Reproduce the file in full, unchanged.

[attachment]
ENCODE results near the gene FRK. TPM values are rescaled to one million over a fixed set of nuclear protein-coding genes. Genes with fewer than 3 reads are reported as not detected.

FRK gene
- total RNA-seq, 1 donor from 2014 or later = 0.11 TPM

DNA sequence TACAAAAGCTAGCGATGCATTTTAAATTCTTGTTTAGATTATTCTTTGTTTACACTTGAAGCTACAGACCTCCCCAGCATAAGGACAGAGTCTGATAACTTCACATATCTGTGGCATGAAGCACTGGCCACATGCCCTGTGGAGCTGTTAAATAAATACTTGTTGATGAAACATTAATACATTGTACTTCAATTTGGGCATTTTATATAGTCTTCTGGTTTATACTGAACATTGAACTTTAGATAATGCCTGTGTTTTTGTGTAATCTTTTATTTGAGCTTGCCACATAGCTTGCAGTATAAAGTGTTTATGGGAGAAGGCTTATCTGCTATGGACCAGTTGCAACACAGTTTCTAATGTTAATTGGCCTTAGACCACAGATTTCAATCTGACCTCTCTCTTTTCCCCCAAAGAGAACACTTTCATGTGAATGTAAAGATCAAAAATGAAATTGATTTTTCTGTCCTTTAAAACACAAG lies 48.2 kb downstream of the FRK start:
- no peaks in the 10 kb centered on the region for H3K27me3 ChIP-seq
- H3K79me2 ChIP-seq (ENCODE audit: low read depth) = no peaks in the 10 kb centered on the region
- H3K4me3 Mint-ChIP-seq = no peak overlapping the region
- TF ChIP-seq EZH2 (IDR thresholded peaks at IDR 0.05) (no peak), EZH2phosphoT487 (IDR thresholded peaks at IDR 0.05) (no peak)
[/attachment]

ENCODE results near the gene FRK. TPM values are rescaled to one million over a fixed set of nuclear protein-coding genes. Genes with fewer than 3 reads are reported as not detected.

FRK gene
- total RNA-seq, 1 donor from 2014 or later = 0.11 TPM

DNA sequence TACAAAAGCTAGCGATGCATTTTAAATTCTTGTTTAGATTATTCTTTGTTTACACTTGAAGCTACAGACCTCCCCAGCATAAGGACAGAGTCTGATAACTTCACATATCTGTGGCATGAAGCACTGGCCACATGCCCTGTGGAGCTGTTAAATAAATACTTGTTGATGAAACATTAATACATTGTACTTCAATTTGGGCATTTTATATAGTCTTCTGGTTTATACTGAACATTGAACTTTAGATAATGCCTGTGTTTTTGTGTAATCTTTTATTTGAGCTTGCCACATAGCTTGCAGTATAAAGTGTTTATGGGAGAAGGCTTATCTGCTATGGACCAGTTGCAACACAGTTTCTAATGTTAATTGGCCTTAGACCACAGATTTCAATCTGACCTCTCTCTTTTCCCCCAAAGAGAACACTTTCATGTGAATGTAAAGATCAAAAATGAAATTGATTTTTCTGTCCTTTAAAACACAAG lies 48.2 kb downstream of the FRK start:
- no peaks in the 10 kb centered on the region for H3K27me3 ChIP-seq
- H3K79me2 ChIP-seq (ENCODE audit: low read depth) = no peaks in the 10 kb centered on the region
- H3K4me3 Mint-ChIP-seq = no peak overlapping the region
- TF ChIP-seq EZH2 (IDR thresholded peaks at IDR 0.05) (no peak), EZH2phosphoT487 (IDR thresholded peaks at IDR 0.05) (no peak)